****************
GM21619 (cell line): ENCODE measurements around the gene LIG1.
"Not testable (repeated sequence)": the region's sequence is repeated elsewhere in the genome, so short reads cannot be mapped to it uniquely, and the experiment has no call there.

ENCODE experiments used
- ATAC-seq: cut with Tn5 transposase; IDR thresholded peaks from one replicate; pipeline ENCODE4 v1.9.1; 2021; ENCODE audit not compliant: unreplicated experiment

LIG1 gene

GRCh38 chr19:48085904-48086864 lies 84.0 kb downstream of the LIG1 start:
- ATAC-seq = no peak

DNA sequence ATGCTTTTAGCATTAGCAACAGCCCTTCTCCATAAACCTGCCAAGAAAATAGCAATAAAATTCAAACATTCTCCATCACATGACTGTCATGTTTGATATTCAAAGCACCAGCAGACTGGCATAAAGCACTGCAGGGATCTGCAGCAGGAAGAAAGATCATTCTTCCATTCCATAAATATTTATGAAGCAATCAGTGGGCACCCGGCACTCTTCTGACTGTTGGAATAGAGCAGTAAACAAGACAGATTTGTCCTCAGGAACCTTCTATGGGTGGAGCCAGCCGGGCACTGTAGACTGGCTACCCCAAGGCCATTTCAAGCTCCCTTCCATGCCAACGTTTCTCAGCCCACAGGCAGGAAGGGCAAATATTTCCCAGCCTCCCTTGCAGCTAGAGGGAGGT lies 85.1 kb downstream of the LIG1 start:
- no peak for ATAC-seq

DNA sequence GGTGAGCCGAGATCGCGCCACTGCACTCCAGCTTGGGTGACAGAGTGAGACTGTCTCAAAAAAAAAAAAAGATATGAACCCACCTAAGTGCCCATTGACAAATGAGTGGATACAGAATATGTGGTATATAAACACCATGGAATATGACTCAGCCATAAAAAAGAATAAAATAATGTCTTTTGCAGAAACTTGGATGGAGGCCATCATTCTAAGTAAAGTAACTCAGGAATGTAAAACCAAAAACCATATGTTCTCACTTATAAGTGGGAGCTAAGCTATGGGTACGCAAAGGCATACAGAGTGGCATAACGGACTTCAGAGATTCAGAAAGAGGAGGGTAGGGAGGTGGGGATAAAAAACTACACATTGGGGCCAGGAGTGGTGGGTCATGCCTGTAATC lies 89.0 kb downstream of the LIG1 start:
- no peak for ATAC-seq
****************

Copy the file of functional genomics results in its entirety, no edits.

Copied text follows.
GM21619 (cell line): ENCODE measurements around the gene LIG1.
"Not testable (repeated sequence)": the region's sequence is repeated elsewhere in the genome, so short reads cannot be mapped to it uniquely, and the experiment has no call there.

ENCODE experiments used
- ATAC-seq: cut with Tn5 transposase; IDR thresholded peaks from one replicate; pipeline ENCODE4 v1.9.1; 2021; ENCODE audit not compliant: unreplicated experiment

LIG1 gene

GRCh38 chr19:48085904-48086864 lies 84.0 kb downstream of the LIG1 start:
- ATAC-seq = no peak

DNA sequence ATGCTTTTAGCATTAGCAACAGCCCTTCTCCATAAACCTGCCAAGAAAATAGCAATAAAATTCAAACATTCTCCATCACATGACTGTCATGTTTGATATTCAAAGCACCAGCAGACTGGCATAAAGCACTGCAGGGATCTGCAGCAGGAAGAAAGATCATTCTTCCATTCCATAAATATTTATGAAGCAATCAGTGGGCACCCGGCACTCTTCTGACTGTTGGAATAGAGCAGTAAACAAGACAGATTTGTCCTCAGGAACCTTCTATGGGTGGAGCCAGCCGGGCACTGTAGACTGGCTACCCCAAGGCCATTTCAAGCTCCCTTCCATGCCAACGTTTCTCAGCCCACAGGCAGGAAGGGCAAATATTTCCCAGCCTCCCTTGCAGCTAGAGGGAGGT lies 85.1 kb downstream of the LIG1 start:
- no peak for ATAC-seq

DNA sequence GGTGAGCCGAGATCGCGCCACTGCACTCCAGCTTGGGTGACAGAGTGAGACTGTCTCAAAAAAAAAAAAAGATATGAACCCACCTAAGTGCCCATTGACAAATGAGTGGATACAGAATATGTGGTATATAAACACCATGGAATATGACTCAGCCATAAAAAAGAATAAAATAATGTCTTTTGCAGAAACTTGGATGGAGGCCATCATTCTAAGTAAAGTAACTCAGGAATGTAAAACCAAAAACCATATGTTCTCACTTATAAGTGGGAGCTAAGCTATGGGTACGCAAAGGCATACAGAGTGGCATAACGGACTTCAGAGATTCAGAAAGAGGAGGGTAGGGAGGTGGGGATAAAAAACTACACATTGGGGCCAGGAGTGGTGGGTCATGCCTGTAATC lies 89.0 kb downstream of the LIG1 start:
- no peak for ATAC-seq